National Politics

Who is Democratic presidential candidate Seth Moulton?

Democratic presidential candidate Rep. Seth Moulton, D-Mass., speaks to media during a campaign event held at the Liberty House in Manchester, N.H., Tuesday, April 23, 2019 (AP Photo/Cheryl Senter)
Democratic presidential candidate Rep. Seth Moulton, D-Mass., speaks to media during a campaign event held at the Liberty House in Manchester, N.H., Tuesday, April 23, 2019 (AP Photo/Cheryl Senter) AP

He won’t be on the Democratic debate stage Wednesday or Thursday night, but U.S. Rep. Seth Moulton of Massachusetts is still campaigning for president.

The Harvard-educated Marine is among roughly two dozen major candidates seeking to challenge President Donald Trump in 2020, though the three-term congressman, who announced he was running in April, has yet to see his fledgling campaign gain traction in a crowded field.

Moulton, 40, has spent his time on the stump like many of the race’s younger candidates highlighting a message of newer leadership. What he’s also banking on is the record of military service that helped him unseat a congressional incumbent and sent him to Washington in the first place.

Raised in the well-off coastal town of Marblehead, Massachusetts, Moulton attended Harvard, where a college pastor helped persuade him he should serve in the military, he has said on the campaign trail. When he decided to join the Marines shortly before graduating in 2001, he expected a brief stint — but the Sept. 11 attacks a few months later sent him to Iraq for what would be the first of four tours of duty. On his final two tours, before he was discharged in 2008 as a captain, he reported directly to Gen. David Petraeus and was charged with encouraging tribal heads to cooperate in the country’s southern region.

Moulton would be awarded two medals for valor when he “fearlessly exposed himself to enemy fire,” but became critical of how the war was waged, writing a New York Times op-ed before his final tour about how more troops were needed in the conflict.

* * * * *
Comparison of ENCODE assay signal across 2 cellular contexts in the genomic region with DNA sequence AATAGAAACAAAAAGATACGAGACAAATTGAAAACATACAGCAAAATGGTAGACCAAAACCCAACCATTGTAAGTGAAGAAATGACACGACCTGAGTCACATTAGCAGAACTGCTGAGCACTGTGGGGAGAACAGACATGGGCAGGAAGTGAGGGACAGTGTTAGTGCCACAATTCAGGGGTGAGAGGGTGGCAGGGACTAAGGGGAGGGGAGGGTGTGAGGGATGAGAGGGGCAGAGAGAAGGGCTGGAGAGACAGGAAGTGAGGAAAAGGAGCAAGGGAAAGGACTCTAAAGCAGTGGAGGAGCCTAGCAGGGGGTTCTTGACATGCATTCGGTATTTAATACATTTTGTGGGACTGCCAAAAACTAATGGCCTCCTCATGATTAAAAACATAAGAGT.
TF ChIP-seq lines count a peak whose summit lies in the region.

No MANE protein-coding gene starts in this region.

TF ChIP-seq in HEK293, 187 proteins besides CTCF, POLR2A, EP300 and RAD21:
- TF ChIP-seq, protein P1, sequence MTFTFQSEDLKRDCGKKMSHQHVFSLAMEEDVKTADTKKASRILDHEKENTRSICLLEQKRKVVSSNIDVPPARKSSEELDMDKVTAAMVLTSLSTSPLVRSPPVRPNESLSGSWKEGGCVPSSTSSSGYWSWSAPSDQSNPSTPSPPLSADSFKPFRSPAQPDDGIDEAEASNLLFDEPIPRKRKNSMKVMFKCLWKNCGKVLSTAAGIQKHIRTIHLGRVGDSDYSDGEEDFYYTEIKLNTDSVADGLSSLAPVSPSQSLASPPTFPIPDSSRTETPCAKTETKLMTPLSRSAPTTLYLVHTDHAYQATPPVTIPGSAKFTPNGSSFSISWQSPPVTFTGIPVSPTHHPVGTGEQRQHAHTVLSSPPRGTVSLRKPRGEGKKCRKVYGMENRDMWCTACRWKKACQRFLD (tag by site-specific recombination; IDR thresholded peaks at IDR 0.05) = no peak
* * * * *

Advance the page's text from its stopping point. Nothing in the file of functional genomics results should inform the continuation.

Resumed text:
He also told few people about the medals, including his parents, who as college students in the late 1960s were opposed to the Vietnam War. They found out about his honors shortly before the Boston Globe wrote a story during his congressional campaign about how he downplayed his service. “There’s a healthy disrespect among veterans who served on the front lines for people who walk around telling war stories,” Moulton told the paper at the time.

Moulton also briefly spent time at a healthcare startup in Massachusetts and as the managing director of a Texas railroad to develop a high-speed rail route. But he had political ambitions: In 2014, he beat a sitting congressman in the Democratic primary, becoming the first state Democrat in more than two decades to challenge an incumbent in his own party and win.

In his term and a half in the House, he has pushed for more veterans to run for office and been vocal on issues like gun control, sponsoring a bipartisan bill to ban bump stocks. He also backed an unsuccessful attempt to oust Nancy Pelosi from the party’s leadership by supporting U.S. Rep. Tim Ryan of Ohio. Ryan is also running for president.

And after months of signaling his intentions with New Hampshire and Iowa visits, and a soft-focus memoir, Moulton announced in late April he would join the presidential race.

He’s made military service a key plank of his pitch to voters, dedicating issue pages on his website to renewing “national service” and reconsidering the state’s approach to foreign policy and national security.

About Seth Moulton

Current or most recent position: U.S. representative from Massachusetts since 2015.

Other elected offices: None

Occupation: Marine captain, managing director of the Texas Central Railway

Education: Harvard University, bachelor’s degree in physics and master’s degrees in business and public policy

Age: 40

Residence: Salem, Massachusetts

Family: Wife Liz, daughter Emmy

Campaign website:

Fun fact: He proposed to his wife on the office balcony of Republican Rep. Paul Ryan, then the Speaker of the House.

On the issues: National service, mental health, foreign policy and national security, jobs, healthcare, climate change, a new Voting Rights Act

Sources of biographical information:,,

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